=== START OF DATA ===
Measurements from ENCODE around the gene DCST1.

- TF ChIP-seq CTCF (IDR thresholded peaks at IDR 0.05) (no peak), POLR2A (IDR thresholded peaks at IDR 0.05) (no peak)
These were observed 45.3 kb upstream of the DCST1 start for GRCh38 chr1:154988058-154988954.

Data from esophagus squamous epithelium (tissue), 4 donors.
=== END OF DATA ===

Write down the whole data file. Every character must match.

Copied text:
Measurements from ENCODE around the gene DCST1.

- TF ChIP-seq CTCF (IDR thresholded peaks at IDR 0.05) (no peak), POLR2A (IDR thresholded peaks at IDR 0.05) (no peak)
These were observed 45.3 kb upstream of the DCST1 start for GRCh38 chr1:154988058-154988954.

Data from esophagus squamous epithelium (tissue), 4 donors.